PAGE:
As January goes, so goes the year?”

That is the pithy version of the January Barometer. First identified by Yale Hirsch of the Stock Trader’s Almanac, it suggests a correlation between January’s performance and full-year returns. I am not a believer in the many omens Wall Street traders tend to obsess about, including the January Barometer. However, this one is more interesting than most.

We began 2014 with turmoil overseas. Pick a country: China, Turkey, Thailand, Argentina. The Vanguard Emerging Market Index was down 8.6 percent for the month. This spilled over to the US, with markets, which were off by less, but still down. For January, the Standard & Poor’s 500 Index declined 3.46 percent, the Nasdaq Composite Index lost 1.68 percent, while the price weighted Dow fell 5.19 percent.

According to the January Barometer, this now sets us up for a less-than-stellar year. The Stock Trader’s Almanac notes that since 1973, any time the S&P 500 rose during January, the average gain for the broad index the rest of the year was 11.2 percent. When there was a negative January, the rest of the year was little change, up about 0.2 percent.

Lots of analysts, including Ed Yardeni, note the data is statistically significant. But whether it should affect your strategy is an entirely different question. My conclusion is that it shouldn’t — and for a variety of reasons.

Let’s discuss the three biggest factors: probability, causation and false positives.

The first factor is strictly probabilistic: We are attempting to draw conclusions about future returns based on past history. This stands in stark contrast to every prospectus and fund document ever produced, i.e., “past performance is no guarantee of future returns.” That is more than legal boiler plate; it is an acknowledgement that the past is not prologue, and that history doesn’t often repeat. There are no guarantees that the median of all prior years will be the most likely outcome.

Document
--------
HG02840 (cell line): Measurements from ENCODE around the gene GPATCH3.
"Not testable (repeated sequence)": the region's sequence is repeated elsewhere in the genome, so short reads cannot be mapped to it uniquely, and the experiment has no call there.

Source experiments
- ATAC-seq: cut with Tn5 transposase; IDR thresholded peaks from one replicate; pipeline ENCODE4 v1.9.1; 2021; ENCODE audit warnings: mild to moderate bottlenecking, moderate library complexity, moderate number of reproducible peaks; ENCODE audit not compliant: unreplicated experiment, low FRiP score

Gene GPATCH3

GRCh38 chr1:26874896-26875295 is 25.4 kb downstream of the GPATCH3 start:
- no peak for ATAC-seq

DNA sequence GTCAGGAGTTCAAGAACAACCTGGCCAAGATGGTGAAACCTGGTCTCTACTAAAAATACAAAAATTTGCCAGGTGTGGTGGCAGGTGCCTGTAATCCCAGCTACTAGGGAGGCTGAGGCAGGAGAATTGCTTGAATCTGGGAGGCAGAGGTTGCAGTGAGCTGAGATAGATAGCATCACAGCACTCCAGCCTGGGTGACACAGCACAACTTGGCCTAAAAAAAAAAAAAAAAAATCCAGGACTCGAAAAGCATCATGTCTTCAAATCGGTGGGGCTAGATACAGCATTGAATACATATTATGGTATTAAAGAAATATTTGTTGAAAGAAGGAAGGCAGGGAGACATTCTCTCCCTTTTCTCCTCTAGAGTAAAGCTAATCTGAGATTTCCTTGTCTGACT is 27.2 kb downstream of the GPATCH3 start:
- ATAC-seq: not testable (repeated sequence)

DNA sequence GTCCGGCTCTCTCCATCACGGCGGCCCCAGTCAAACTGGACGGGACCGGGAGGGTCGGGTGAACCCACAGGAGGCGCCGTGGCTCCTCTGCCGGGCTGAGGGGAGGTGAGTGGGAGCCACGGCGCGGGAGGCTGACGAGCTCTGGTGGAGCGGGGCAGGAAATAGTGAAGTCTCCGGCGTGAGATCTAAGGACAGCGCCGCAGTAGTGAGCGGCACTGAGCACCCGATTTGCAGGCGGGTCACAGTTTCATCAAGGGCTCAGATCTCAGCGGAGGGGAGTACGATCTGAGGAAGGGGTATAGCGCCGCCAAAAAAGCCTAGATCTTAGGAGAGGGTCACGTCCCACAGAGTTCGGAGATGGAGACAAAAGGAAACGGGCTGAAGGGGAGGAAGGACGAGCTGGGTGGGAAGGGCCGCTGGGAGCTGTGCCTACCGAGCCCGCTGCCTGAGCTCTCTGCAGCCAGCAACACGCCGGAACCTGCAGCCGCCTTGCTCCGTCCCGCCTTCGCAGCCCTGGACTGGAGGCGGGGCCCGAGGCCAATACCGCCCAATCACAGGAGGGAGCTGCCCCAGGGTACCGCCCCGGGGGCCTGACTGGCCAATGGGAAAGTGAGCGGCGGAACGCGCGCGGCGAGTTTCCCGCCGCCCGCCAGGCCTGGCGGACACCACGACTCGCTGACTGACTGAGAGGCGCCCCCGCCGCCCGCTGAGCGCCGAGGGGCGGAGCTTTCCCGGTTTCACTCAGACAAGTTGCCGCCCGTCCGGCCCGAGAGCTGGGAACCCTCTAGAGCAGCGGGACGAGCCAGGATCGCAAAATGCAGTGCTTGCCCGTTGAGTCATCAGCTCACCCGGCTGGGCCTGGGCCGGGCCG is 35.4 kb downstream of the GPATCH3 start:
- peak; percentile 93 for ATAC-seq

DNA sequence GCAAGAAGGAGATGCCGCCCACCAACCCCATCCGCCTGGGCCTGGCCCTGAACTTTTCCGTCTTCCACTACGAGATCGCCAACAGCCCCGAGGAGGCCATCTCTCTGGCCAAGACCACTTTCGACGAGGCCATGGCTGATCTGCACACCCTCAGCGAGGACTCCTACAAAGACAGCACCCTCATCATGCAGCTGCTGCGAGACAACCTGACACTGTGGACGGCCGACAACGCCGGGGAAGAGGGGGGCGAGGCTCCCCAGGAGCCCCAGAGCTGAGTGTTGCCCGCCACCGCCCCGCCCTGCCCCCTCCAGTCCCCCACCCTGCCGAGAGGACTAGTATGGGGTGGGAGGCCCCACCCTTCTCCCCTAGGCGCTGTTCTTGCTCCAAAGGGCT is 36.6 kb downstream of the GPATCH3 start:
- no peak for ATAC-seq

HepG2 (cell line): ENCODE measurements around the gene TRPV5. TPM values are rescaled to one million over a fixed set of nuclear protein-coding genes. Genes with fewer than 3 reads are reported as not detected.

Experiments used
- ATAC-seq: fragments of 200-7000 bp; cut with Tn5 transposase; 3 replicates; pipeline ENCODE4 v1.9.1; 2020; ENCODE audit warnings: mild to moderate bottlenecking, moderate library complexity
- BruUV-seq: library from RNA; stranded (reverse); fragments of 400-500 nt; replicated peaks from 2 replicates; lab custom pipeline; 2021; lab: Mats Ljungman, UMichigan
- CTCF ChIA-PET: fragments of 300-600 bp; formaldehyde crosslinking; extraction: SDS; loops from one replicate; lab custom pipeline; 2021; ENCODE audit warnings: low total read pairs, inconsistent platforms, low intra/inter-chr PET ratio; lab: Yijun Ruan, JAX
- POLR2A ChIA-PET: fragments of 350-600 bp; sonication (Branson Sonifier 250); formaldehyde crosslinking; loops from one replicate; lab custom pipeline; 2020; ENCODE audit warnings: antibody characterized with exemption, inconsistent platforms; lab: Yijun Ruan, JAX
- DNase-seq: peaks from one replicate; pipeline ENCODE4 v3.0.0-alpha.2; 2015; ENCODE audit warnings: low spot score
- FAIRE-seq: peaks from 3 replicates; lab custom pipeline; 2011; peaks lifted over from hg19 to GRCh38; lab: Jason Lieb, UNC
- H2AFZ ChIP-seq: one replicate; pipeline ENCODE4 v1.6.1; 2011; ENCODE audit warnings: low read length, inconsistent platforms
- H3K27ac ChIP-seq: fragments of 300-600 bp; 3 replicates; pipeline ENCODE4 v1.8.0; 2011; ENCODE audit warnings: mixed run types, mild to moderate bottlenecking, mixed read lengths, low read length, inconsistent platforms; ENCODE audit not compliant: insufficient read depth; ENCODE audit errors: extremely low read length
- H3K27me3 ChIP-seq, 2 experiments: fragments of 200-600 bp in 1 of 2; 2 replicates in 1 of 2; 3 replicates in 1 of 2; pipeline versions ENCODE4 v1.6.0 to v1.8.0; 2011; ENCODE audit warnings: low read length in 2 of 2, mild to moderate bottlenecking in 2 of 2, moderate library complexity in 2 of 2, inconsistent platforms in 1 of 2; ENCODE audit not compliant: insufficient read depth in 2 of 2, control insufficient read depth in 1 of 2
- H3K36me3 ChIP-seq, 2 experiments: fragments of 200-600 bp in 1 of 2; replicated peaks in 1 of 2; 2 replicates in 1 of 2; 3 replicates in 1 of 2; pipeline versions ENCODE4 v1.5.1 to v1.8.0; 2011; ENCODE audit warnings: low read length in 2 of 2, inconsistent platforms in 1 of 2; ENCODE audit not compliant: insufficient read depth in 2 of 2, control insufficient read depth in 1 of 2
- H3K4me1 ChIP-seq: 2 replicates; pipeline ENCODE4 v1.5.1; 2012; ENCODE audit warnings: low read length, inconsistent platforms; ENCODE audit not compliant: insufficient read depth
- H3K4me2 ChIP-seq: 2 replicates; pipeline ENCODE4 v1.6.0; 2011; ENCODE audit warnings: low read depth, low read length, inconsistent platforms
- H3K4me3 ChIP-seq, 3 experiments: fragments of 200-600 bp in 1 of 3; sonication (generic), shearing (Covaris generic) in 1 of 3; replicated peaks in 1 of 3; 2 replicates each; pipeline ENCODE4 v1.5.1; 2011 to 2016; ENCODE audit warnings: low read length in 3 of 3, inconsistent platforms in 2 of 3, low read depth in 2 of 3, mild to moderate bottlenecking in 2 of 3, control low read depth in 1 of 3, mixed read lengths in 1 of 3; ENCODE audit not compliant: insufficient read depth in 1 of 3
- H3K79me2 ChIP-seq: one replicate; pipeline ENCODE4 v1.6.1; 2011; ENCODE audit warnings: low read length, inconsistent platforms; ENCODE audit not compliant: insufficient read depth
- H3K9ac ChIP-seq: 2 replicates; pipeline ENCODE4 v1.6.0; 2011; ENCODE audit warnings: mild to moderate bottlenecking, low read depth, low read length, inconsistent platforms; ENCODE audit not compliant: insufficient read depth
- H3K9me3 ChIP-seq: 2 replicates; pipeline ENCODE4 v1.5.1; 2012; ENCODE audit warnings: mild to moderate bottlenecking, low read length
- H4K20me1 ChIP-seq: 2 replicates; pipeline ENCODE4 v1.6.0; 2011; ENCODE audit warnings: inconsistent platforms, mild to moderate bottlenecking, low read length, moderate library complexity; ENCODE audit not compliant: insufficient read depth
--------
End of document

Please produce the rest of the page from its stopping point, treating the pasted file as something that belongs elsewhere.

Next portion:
The probability statistics also change depending upon your time frame. For example, Moneybeat noted that in the 24 years since 1950 when January was negative, “13 of those 24 years, stocks rose over the final 11 months.” In other words, using the Barometer as a sell signal for the rest of the year is a little worse than a coin flip.

Which leads us to our second issue: correlation versus causation. Unless we can show a causative factor, when we look at historical datum, we may only be seeing a statistical anomaly. Without a cause-and-effect relationship, whether it is truly significant or not remains unknown.

This is the classic statistical error that has befallen many an analyst. What we want to know is whether there is a rational explanation that could explain the causality. Is there some ongoing and repeatable force that is resulting in the correlation that we see? Alternatively, is it merely a coincidence, like having good trading days when you wear lucky socks?